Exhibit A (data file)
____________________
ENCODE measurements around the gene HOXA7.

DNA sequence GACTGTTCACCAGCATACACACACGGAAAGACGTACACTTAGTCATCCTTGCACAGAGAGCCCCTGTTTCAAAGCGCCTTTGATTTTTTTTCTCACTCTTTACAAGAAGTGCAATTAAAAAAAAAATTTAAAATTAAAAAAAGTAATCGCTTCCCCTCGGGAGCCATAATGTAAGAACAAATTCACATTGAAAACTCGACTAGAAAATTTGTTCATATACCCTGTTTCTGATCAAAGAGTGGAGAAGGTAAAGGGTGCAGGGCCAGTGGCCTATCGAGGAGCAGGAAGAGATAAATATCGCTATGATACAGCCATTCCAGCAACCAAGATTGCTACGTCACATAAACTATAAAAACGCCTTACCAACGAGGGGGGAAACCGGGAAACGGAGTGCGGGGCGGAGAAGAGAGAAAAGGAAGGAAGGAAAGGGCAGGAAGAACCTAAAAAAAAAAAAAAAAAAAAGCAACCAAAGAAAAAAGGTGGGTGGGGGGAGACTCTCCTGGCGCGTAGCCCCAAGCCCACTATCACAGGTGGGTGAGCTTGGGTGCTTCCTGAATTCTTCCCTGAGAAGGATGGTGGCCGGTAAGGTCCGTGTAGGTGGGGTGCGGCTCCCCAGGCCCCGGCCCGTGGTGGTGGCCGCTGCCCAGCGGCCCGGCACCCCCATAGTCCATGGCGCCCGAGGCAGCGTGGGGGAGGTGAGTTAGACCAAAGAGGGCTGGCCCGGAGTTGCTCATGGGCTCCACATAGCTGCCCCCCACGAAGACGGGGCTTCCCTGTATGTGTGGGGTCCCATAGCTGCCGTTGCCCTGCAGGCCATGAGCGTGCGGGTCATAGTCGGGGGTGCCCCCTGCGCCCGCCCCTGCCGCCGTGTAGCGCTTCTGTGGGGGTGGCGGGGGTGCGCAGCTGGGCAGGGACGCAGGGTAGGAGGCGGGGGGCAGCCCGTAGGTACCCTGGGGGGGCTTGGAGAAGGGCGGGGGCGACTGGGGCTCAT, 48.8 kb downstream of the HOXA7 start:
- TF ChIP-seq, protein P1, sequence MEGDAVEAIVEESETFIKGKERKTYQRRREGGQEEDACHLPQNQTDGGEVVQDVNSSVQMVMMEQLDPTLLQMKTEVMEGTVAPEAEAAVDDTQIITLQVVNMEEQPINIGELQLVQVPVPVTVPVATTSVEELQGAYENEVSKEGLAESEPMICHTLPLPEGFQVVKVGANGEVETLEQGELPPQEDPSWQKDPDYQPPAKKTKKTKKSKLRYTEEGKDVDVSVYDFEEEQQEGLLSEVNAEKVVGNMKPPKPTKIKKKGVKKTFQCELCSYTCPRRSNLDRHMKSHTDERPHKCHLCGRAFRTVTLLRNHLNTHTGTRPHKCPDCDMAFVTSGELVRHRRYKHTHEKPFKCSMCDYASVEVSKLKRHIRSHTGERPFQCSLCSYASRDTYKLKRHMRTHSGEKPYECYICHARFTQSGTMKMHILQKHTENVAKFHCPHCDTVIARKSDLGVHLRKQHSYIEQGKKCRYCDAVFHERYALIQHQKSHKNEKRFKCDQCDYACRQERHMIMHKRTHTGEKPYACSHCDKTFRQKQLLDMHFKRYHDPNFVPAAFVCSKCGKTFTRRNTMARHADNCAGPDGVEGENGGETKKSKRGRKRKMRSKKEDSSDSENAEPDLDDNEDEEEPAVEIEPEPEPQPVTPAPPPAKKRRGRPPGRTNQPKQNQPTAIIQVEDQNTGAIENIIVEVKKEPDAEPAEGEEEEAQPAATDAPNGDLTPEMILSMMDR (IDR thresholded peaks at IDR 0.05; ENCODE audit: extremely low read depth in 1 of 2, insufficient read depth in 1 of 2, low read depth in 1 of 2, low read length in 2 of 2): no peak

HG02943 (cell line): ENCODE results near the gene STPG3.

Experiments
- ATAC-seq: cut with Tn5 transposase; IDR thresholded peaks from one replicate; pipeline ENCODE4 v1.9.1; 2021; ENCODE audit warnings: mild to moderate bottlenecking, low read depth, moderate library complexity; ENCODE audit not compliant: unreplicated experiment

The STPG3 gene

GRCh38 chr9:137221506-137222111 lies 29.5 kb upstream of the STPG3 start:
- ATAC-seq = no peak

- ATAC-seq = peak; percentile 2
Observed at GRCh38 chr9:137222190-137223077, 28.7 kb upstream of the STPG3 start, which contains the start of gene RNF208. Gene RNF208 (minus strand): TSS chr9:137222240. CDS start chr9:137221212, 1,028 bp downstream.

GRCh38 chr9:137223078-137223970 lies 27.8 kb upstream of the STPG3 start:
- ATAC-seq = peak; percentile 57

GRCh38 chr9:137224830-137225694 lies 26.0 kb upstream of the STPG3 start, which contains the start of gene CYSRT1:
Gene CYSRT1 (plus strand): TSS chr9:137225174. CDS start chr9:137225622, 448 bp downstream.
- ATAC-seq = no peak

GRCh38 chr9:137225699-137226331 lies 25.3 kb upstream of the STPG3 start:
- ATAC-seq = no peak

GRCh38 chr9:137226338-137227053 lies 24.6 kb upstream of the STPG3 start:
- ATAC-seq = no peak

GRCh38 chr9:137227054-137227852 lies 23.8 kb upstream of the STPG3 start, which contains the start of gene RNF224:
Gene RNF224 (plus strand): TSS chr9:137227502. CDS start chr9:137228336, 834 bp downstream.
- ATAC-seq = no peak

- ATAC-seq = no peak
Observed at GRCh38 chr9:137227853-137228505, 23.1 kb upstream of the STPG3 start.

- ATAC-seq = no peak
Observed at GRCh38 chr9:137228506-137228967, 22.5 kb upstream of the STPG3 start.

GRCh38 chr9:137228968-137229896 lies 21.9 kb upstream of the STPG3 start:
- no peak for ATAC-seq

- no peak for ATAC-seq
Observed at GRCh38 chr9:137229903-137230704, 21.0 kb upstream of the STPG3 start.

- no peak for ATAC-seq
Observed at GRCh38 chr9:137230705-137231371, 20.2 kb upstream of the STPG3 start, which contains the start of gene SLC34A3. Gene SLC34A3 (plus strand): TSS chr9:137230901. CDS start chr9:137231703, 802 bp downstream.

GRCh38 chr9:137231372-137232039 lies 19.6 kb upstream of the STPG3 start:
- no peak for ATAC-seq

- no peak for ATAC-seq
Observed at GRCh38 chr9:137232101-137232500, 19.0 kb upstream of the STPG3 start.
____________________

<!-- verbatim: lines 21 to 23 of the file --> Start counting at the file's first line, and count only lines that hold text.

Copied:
GRCh38 chr9:137227054-137227852 lies 23.8 kb upstream of the STPG3 start, which contains the start of gene RNF224:
Gene RNF224 (plus strand): TSS chr9:137227502. CDS start chr9:137228336, 834 bp downstream.
- ATAC-seq = no peak